Thankfully we were rewarded with more than we wished for and very little traffic delays considering it was a Friday. A cracking day with over fifty males seen, five pairings and two tandem pairs ovipositing.

Barely through the gate we were rewarded with our first adult male patrolling a short dry section of the ditch. There were a few wet sections, but these weren’t half as much fun. I was in the sweet shop, in my element, having a damn good time trying to capture these beauties at close quarters in-flight.

Blue-eyed (Southern Migrant) Hawker (Aeshna affinis) - male on patrol
Blue-eyed (Southern Migrant) Hawker (Aeshna affinis) – male on patrol

Of course there were also Scarce Emerald and Ruddy Darter – the latter population somewhat diminished since last time; and there’s a good reason for that.

Blue-eyed (Southern Migrant) Hawker (Aeshna affinis) - male
Blue-eyed (Southern Migrant) Hawker (Aeshna affinis) – male

I didn’t concern myself initially about getting one perched. I found it difficult to drag myself away from watching their antics through the viewfinder.

Blue-eyed (Southern Migrant) Hawker (Aeshna affinis) - male on patrol
Blue-eyed (Southern Migrant) Hawker (Aeshna affinis) – male on patrol

Where to look next? A female navigating her way through the close growth of a bank-side bush, seemingly to avoid male attention or a pairing or a tandem pair ovipositing into the deep, dark recesses of cattle depressions? How about a mating pair?

Blue-eyed (Southern Migrant) Hawker (Aeshna affinis) - pair in-cop
Blue-eyed (Southern Migrant) Hawker (Aeshna affinis) – pair in-cop

Once I had made the most of the willing subjects available we walked on, taking each step slowly. We had a half-hearted attempt to look for the Southern Emerald population, but this was not the day for picking out tiny dancers. We were only after the divas. Those magnificent blue eyes and a species I’ve rarely had the chance to enjoy had taken all my attention.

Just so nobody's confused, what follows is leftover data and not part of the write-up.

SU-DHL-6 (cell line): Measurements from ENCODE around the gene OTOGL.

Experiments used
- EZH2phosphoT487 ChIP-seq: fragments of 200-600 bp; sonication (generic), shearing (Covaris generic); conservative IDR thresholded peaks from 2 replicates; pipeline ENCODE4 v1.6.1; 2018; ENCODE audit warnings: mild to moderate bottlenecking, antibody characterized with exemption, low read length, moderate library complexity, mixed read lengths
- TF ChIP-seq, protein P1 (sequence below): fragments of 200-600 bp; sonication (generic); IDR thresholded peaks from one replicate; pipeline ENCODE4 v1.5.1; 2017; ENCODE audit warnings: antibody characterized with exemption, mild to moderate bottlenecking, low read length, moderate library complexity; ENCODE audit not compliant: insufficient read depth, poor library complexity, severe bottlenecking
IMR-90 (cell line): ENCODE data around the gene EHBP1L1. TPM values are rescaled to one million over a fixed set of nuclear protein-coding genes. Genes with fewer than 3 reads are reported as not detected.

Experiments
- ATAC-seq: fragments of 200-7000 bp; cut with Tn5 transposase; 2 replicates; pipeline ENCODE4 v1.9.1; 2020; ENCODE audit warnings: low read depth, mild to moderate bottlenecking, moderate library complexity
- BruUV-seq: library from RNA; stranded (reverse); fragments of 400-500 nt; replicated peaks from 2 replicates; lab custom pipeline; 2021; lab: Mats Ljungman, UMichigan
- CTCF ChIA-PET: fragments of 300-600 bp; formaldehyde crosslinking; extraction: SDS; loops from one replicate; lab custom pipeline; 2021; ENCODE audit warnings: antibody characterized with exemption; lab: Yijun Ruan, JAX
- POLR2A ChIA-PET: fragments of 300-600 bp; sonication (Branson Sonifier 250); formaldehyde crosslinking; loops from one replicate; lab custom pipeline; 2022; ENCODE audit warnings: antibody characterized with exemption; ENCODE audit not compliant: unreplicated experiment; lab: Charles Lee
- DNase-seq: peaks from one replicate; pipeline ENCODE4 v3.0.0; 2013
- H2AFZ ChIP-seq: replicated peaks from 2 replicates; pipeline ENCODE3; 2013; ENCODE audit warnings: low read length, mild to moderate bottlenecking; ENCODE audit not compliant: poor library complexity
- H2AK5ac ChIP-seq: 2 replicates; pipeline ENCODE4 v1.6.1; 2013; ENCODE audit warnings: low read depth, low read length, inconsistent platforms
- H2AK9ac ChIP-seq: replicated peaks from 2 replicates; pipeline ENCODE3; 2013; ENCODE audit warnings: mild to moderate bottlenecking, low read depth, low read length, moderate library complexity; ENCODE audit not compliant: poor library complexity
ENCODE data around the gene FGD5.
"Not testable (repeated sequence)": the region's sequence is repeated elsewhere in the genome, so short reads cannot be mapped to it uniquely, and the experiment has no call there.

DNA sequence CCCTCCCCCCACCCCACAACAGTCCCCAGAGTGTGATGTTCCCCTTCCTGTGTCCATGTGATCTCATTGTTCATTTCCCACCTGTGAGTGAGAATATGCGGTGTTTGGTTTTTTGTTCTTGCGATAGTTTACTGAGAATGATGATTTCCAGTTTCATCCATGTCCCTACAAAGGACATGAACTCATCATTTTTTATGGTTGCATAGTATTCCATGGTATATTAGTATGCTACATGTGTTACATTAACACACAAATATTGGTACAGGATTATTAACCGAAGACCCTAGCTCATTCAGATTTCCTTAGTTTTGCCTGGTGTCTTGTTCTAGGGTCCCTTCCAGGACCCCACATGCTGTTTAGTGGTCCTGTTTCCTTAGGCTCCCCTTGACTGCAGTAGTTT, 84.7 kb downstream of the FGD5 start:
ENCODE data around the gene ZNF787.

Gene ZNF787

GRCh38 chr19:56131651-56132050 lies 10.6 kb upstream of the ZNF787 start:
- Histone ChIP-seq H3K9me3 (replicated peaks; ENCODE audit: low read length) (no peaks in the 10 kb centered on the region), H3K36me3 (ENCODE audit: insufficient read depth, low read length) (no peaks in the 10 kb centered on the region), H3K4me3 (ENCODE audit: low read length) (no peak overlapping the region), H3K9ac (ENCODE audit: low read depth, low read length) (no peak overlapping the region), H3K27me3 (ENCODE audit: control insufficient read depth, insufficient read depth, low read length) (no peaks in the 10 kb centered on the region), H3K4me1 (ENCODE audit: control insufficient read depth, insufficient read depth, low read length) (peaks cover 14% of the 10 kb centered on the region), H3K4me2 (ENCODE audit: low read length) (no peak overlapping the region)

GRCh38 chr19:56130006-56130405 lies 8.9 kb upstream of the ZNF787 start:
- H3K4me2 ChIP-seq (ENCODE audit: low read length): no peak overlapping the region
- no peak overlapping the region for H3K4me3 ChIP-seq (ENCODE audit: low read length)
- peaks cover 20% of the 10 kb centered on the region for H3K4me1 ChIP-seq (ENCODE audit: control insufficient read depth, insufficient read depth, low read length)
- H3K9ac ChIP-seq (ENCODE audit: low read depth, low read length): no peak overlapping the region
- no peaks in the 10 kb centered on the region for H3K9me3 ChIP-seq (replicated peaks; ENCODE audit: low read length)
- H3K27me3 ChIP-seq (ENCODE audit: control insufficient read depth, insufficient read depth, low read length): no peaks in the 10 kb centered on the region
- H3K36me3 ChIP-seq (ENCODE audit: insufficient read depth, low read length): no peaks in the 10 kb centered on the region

Blue-eyed (Southern Migrant) Hawker (Aeshna affinis) - male on patrol
Blue-eyed (Southern Migrant) Hawker (Aeshna affinis) – male on patrol

Back to the key spots, where we noticed in the heat of the day activity started to slow down with most perching low down in the grasses; some choosing to delve into the depths, creating an audible fracas which culminated in them rising with an unfortunate Ruddy Darter in their mandibles.

Blue-eyed (Southern Migrant) Hawker (Aeshna affinis) - male
Blue-eyed (Southern Migrant) Hawker (Aeshna affinis) – male

This could well be considered a welcome new resident species, and has been regarded so after successful breeding at their key sites. Sightings have been rife this year with new populations springing up in Hertfordshire and migrant influxes from Somerset to Hampshire.

For me the chance to spend a day in the company of such a magnificent Hawker resulted in one of my best days out this year.

Even Dragonflies Need Shade

Hot, humid, and the type of weather our European cousins to the south are used to, so why do we worry & panic? Maybe we’re a little too primitive. Haven’t adapted. Or maybe we’re so far advanced we expect it just so. There’s some old bugger who’ll complain. It’s the British way.

Banded Demoiselle (Calopteryx splendens) - teneral female